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  1. Gujarat: Helping rural India sleep better

Gujarat: Helping rural India sleep better

Gujarat PSU GNFC is developing affordable PU mattresses for the masses.

By: | New Delhi | Published: April 11, 2018 3:33 AM
gujarat, rural india, india Linking the affordable-mattress-for-the-masses project with its huge rural-based fertiliser retail network is clearly a master stroke by GNFC.

If a unique pilot currently being tested by the Gujarat state-owned fertiliser major GNFC (Gujarat Narmada Valley Fertilisers & Chemicals) and a prominent polyurethane (PU) foam mattress manufacturer is successful, it will usher in a qualitative change in the lifestyles of the country’s rural population.

The two ‘sleeping’ partners have started a new initiative codenamed ‘Jai Hind Mattresses’ with the objective of providing “affordable PU mattresses to every Indian.” Customised foam mattresses are currently being retailed in hitherto uncharted rural pocket boroughs, giving villagers a chance to sample restful sleep. “A vast majority of village folk, comprising 65% of the country’s population, sleep on some form of hand-woven durees, bamboo chatais or cotton mattresses, which are not only unhygienic if not fluffed and refreshed regularly, but are also prone to dirt and mite infestation, leading to the spread of several diseases,” says Rajiv Kumar Gupta, MD, GNFC.

Sadly, however, though PU foam mattresses offer best value for money in myriad ways, their penetration into rural India thus far has been negligible both in terms of availability and affordability. With this in mind, GNFC has stitched an alliance with a top mattress manufacturer to produce mattresses suitable for the rough and tumble of rural life and is smartly utilising its sizeable rural urea distribution network—the Narmada Khedut Sahay Kendras (NKSK) in Gujarat, and in other states the Gram Suvidha Kendras (GSK) run by village-level entrepreneurs—for retailing them.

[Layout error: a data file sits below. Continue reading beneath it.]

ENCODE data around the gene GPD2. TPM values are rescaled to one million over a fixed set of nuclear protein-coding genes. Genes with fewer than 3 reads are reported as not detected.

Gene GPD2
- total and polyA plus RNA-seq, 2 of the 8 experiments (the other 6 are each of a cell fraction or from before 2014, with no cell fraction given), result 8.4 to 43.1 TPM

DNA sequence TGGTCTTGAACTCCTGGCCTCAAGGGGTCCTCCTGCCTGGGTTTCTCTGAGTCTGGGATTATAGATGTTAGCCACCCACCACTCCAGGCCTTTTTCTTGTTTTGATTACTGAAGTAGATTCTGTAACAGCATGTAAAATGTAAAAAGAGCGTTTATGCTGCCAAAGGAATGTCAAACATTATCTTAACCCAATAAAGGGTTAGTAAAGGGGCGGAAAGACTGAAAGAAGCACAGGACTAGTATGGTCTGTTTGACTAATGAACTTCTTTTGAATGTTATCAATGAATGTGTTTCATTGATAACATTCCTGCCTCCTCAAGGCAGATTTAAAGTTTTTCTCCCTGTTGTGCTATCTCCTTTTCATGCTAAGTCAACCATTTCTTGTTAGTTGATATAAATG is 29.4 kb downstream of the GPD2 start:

For placement of orders and payments, assistance is provided by ICICI Bank, which has developed an innovative method based on SMS and virtual accounting system. “Though we are facing glitches like high transportation and freight costs, which can, in some cases, be as high as 20%—owing to poor infrastructure and road connectivity in rural areas, which makes transportation of voluminous products difficult—and are battling the retail orientation of NSKH and GSK, we are trying to overcome these through initiatives like compressed packing and in situ foaming,” Gupta reveals.

But what synergies could a PU foam mattress project possibly have with the overall business model of a fertiliser manufacturer? Plenty, if you consider the fact that GNFC is today the sole producer and supplier of TDI, or toluene diisocyanate, a chemical used primarily for flexible foam applications including furniture, bedding and carpet underlay, as well as packaging applications, automotive and airline seats—not just in the domestic market, but in the entire South East Asian region as well. The Asia Pacific region is the largest consumer, with 40% share of the global TDI market.